That passage comes from Du Bois’s essay “Of the Faith of the Fathers” and with but a few changes it doesn’t fall far from where Coates is in “Between the World and Me.” In reading the two books, it’s clear that while much has changed in the 112 years between their publication dates, that change continues to be uneven, unequal, and unfair. The disparities are as entrenched as ever — perilously so. I couldn’t begin to fathom a solution at the societal level, but I’m pretty sure understanding, compassion, empathy, and seeing are all crucial to its undertaking, and “The Souls of Black Folk” is unquestionably a pillar of that foundation.

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LibPaul21978
Sep 02, 2019

Cited in "A Good American Family" and referenced in the Frederick Douglass Prophet of Freedom book. I believe Du Bois saw Frederick Douglass speak at a Conference in Charleston in about 1890 when Du Bois was only 18.

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lukasevansherman
Mar 18, 2019

Even if you haven't read this, you're probably familiar with at least two ideas from it: 1. that to be black in America is to be part of 2 worlds and to experience "double-consciousness" 2. that the "problem of the color-line" will define the 20th century. This is a book that all Americans should read, but my inadequate education neglected (Thanks public schools). Also see Frederick Douglass' "Narrative" and Booker T. Washington's "Up from Slavery."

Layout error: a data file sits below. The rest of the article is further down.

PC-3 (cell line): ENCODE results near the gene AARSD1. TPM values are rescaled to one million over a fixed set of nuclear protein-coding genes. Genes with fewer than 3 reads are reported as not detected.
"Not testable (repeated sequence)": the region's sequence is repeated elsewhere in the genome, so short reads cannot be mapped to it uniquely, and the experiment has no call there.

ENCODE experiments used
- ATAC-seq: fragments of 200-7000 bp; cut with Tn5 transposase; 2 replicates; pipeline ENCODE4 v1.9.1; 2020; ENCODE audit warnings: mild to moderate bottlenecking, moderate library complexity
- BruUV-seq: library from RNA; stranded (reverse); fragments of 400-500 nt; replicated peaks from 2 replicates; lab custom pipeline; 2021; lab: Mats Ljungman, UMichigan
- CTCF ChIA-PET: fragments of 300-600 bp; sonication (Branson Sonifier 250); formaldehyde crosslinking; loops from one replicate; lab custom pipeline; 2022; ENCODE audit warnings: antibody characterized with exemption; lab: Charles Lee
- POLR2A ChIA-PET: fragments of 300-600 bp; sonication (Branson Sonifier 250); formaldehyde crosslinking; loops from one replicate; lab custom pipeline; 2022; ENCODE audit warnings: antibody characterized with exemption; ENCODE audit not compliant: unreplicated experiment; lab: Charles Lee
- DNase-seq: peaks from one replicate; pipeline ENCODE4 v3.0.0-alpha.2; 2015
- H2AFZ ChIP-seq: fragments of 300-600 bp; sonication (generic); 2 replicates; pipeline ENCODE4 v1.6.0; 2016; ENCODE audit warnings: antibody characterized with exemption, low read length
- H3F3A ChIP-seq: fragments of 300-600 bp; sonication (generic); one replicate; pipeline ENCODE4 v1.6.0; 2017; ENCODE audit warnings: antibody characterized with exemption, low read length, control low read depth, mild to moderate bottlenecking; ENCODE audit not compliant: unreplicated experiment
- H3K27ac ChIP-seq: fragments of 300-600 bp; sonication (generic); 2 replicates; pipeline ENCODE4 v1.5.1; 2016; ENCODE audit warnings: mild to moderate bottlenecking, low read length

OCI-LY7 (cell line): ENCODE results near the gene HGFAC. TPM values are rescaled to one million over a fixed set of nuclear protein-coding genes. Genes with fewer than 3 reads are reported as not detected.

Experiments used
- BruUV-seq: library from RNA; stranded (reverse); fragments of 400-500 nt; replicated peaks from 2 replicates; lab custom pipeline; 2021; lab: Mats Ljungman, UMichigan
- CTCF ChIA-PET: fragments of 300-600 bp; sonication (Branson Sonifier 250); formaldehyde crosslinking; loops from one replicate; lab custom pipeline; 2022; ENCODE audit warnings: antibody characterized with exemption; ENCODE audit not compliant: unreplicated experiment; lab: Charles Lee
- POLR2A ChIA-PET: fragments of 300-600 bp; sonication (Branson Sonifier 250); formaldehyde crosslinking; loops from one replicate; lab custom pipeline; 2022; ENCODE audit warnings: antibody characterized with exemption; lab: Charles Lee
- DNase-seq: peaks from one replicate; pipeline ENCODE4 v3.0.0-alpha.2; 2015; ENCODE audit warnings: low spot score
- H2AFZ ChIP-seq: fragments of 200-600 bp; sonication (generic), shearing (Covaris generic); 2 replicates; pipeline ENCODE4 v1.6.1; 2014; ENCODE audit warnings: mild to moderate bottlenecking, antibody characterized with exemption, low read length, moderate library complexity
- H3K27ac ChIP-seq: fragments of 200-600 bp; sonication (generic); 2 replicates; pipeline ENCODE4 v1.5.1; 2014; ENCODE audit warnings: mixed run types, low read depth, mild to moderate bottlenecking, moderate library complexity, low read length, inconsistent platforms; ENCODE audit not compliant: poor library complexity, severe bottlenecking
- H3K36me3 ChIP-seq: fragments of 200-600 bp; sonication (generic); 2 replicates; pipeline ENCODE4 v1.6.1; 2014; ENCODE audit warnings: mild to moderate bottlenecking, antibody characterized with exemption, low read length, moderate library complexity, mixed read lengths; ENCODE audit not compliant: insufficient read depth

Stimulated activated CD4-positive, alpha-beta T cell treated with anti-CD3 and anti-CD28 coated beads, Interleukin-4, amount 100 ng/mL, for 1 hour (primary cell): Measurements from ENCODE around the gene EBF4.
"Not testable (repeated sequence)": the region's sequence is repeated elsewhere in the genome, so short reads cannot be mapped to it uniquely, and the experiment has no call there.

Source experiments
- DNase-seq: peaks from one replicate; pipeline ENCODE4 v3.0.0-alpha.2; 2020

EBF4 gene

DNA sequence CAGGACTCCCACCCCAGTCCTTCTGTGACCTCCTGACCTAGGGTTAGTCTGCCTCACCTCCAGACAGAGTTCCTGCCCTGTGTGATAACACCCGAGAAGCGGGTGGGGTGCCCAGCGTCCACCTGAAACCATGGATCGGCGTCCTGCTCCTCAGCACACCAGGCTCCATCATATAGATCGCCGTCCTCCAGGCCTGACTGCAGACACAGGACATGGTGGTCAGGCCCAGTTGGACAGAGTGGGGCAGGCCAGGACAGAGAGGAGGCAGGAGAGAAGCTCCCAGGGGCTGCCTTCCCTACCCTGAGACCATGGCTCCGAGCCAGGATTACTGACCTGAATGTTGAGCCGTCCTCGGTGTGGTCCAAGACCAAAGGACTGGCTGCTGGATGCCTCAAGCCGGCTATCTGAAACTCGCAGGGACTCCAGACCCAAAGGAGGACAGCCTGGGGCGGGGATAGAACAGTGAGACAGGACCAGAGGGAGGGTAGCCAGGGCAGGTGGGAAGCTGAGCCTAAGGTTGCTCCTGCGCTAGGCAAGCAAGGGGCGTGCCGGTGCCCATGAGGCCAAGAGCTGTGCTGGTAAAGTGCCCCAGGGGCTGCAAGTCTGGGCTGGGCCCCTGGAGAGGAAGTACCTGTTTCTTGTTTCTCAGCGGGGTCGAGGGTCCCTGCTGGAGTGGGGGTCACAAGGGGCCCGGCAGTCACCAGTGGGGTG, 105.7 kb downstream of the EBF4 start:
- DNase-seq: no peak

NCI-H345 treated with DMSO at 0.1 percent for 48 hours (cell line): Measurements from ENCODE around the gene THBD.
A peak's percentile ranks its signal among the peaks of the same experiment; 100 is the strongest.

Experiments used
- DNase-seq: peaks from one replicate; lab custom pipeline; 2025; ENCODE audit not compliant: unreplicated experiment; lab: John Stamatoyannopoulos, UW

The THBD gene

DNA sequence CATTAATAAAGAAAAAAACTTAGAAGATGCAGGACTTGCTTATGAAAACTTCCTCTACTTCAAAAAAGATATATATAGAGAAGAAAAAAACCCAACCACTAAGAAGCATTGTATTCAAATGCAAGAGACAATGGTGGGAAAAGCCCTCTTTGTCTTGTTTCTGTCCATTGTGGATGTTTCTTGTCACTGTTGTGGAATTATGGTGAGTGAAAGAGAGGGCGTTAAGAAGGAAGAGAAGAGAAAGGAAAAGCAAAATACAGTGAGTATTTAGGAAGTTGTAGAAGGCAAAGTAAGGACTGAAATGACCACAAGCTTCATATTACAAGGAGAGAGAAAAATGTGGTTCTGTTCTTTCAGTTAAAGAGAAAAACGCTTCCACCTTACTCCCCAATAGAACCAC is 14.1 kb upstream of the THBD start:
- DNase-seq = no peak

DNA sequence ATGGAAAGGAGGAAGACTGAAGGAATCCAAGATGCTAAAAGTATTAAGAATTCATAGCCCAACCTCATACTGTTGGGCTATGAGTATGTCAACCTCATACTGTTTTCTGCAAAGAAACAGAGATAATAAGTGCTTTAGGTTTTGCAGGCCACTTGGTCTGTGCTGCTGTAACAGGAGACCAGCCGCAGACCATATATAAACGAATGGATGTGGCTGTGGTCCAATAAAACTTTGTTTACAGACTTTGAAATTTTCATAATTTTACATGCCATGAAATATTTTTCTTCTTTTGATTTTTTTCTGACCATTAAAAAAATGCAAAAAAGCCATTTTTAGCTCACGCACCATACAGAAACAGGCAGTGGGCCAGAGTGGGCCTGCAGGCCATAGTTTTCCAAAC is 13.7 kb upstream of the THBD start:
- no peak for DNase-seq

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pattyskypants
Feb 18, 2017

GORGEOUS writing, much of which was brilliant.

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1aa
Sep 10, 2016

This is a very interestingly written book - at times passionate, indignant, wise, lyrical, and knowledgeable. Each of the constituent chapters usually has a theme: employment, education, kinship structures, religion, but they are not too narrowly focused: it hangs together as a book by painting a gradually more thorough image of African Americans a little over a century ago. Altogether edifying, and enjoyable too.

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phantomas
May 24, 2013

It is a seminal work in the history of sociology, and a cornerstone of African-American literary history.